A B O U T   M E


I’ve always been involved in music.

Over the years, as now, most of my gigs have been solo, playing guitar and singing mostly my own songs, but I’ve been in rock bands in my younger days, and more recently a duo, a trio and a 5-piece . The duo is myself and Paul Sourbutts from Derby. Together we are called The Bellevilles. We play a swinging mix of Rock and Roll, Country, Folk, Blues and Skiffle.

Here’s a quick CV :-
Performed solo at specialist music venues, festivals, folk clubs, pubs, theatres and art centres
Written and recorded music for advertising, storytelling, theatre and dance
(And I’m always open to any other interesting collaborative projects)
Taught guitar for my local education authority and university, and run guitar summer schools and workshops
Opened shows for Angie Palmer, Jez Lowe, Slaid Cleaves, Tom Pacheco, Kate Campbell and Rod Picott, amongst others


I’ve been writing songs since I was 16.

Usually both music and lyrics, though there have been some collaborations as well. Always difficult to fit neatly into a musical genre, but when you sing songs accompanied by an acoustic guitar, the first thought is usually ‘folk’.  I have a back catalogue of over 300 songs now.  Some of them have appeared on previous albums; most have been performed at gigs over the years.  To me, they are all just ‘my songs’.  They cover a myriad of subjects, but there is a sense of Englishness threading its way through them, a strong sense of place, of life set in landscape.


I’ve added mandolin, dobro and lap steel to my repertoire in the last ten years.  They have made a tremendous difference to the variety of sounds in my live performances, but even more so in the studio.  Live you can only play one instrument at a time, unfortunately!  But in the studio you can bring them all into play, creating new arrangements.  Acoustic guitar is still the bed-rock of the tracks, but mandolin and dobro can make a track more melodic, subtle and complex.  

I include more songs by others in my gigs now, blending with my own.  They work well with dobro and mandolin.  And some songs are just too good to resist!


And so this is where I am right now.  Still difficult to fit neatly into a single musical genre, but the English roots have tangled with Americana music.  You could call it Anglo-Americana.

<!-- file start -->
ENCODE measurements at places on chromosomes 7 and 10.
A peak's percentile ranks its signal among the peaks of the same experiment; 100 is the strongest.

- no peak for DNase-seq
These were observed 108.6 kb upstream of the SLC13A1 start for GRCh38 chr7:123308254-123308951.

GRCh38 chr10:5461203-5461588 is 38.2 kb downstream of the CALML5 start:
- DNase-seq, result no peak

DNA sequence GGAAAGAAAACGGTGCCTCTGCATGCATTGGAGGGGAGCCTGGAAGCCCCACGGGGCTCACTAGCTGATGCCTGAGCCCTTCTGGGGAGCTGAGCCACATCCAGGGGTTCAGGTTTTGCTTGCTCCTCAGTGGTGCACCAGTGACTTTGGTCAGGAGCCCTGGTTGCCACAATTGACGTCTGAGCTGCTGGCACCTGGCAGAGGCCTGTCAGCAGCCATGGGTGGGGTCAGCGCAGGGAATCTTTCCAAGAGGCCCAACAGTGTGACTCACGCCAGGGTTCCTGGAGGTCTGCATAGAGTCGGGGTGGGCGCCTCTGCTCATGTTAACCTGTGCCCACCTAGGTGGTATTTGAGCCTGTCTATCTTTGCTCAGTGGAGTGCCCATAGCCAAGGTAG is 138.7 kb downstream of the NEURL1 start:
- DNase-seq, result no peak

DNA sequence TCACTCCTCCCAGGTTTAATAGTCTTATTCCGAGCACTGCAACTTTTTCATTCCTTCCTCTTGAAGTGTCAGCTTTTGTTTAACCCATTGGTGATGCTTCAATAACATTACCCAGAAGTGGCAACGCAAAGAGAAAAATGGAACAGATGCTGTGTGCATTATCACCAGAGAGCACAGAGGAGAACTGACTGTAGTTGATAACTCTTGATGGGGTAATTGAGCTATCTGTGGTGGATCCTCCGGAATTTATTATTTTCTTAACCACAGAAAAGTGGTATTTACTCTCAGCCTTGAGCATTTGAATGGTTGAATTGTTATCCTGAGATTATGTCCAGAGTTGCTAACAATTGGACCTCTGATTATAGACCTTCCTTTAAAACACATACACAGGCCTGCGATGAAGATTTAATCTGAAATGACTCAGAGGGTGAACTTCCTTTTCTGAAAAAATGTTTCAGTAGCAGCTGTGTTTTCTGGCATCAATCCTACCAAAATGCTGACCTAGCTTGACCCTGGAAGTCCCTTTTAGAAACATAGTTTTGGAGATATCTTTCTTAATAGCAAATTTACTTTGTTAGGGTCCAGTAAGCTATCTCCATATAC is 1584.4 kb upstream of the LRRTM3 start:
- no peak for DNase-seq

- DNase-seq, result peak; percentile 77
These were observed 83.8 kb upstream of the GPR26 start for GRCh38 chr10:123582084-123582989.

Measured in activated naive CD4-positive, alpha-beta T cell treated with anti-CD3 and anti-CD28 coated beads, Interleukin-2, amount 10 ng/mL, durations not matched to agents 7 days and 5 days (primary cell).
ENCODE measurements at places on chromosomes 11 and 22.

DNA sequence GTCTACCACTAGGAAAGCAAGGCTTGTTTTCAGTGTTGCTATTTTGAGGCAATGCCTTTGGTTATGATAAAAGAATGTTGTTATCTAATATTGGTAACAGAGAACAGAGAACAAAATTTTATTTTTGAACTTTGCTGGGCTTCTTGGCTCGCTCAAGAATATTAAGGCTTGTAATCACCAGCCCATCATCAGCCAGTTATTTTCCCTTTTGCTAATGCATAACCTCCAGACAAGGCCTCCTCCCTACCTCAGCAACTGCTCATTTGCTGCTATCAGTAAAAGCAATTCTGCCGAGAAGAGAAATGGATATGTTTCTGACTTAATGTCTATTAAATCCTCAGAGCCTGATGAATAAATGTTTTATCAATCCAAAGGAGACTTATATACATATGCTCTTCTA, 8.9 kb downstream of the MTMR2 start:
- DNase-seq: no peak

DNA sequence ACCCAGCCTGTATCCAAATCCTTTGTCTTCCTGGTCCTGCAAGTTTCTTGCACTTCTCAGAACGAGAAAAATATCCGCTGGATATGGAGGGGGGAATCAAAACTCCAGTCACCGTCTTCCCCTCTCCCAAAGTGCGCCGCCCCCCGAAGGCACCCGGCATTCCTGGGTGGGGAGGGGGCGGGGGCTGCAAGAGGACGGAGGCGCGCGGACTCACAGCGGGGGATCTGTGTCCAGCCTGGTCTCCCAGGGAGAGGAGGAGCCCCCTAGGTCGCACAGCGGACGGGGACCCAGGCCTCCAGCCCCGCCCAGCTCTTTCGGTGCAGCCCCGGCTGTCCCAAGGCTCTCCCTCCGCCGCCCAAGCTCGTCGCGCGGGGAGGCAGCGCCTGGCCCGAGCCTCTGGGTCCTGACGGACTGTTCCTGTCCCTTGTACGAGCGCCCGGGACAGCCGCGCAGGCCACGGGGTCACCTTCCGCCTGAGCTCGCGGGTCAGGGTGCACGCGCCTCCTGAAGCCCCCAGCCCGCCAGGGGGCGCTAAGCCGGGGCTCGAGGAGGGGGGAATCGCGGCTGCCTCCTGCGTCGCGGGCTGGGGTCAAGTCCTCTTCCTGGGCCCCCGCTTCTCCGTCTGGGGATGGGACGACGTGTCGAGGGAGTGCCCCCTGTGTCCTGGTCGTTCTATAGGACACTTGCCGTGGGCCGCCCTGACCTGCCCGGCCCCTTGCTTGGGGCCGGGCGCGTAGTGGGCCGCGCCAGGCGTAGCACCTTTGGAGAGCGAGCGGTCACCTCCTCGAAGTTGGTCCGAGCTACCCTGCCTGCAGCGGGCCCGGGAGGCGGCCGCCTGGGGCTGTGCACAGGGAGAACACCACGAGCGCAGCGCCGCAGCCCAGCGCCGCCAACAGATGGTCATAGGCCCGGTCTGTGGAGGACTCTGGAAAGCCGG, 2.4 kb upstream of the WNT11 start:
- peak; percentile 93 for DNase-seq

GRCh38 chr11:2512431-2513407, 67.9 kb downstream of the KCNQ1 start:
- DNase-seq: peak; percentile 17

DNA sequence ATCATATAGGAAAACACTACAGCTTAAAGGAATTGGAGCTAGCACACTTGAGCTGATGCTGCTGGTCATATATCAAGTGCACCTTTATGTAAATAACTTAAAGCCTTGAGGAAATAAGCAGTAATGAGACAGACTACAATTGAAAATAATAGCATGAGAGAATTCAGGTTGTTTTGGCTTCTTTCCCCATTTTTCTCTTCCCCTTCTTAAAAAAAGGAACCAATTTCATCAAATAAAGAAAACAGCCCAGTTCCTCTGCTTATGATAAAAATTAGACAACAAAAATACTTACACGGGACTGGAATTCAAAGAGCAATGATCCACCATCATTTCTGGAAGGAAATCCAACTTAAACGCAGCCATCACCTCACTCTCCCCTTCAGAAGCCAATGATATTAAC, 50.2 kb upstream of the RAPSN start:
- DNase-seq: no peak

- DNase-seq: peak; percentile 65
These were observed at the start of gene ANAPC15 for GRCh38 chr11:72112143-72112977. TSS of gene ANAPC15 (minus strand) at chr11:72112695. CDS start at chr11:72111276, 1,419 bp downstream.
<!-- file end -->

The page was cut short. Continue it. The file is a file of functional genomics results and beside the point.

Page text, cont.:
What was my sort of music over the years?
Who were my heroes?

Let’s drop a few names!
In the beginning there were the Stones, Fairport Convention, Vaughn Williams, Incredible String Band, Rory Gallagher, Jackson Browne, Donovan, Bert Jansch, Neil Young……

And the middle-men who played my kind of thing on the radio?
John Peel, of course, and  later on Roger Scott

And then, in the nineties and since, Bob Harris.  The biggest influence on my music and what I’m playing today.

Listening to Bob’s shows was like opening a door of opportunity.  He was playing stuff by folks I knew about who had pursued their own direction through the 90’s
Emmylou Harris, Don Henley, Jackson Browne, Bob Dylan, Bruce Coburn, Tom Waite
And a host of new names I was hearing for the first time
Eliza Gilkyson, Lucinda Williams, Jerry Douglas, Sue Foley, Sarah MacLachlan, Vigilantes of Love, Patty Griffin, Julie Miller, Peter Bruntnell, Norah Jones, Saw Doctors, Kim Richey, Catie Curtis, Kevin Welch, Lucy Kaplansky, Kasey Chambers, Whiskeytown, Po’ Girl …..
Great songs, great sounds – the new genre of Americana.
The list is endless, but the effect on me was to create an ambition to make music based on dobro, mandolin, organ, and harmonica – rich sounds that can bring a song to life.
It’s the reason I’m playing dobro, mandolin and lap steel now, and it’s the path that led to ‘One Fine Morning’.

Another inspiration has been the BBC’s Transatlantic sessions.
Watching great musicians and singers from different traditions getting together and creating great versions of each others’ songs, and obviously enjoying it.
Seeing how Irish, Scottish, Americana and other music can blend.   

You can’t beat playing in a session with other musicians, some you may never have met before, spontaneously, just for enjoyment.  Someone starts a song and everyone joins in. It’s a buzz to play dobro on someone else’s song and see them smile with pleasure.  And to have someone say at the end of the evening ‘That was just like the Transatlantic Sessions’!

And alongside these musical influences is the experience of life and a love of the natural world.
To walk in the Malvern Hills, or along a Cornish cliff-top; to be in the landscape and observe the detail around you; to take an hour to cover one mile, because there is so much to see.
The world is a beautiful place.
It influences everything.


I’ve been married to Ruth for 38 years now, and we live in Leicestershire, England with our two cats.  Our house dates back 200 years and we’ve lived there for nearly 27. There is a good-sized garden which has grown with us; we planted several trees which are now mature, and the garden has come to feel like a woodland glade.  This is what keeps me sane. And music of course!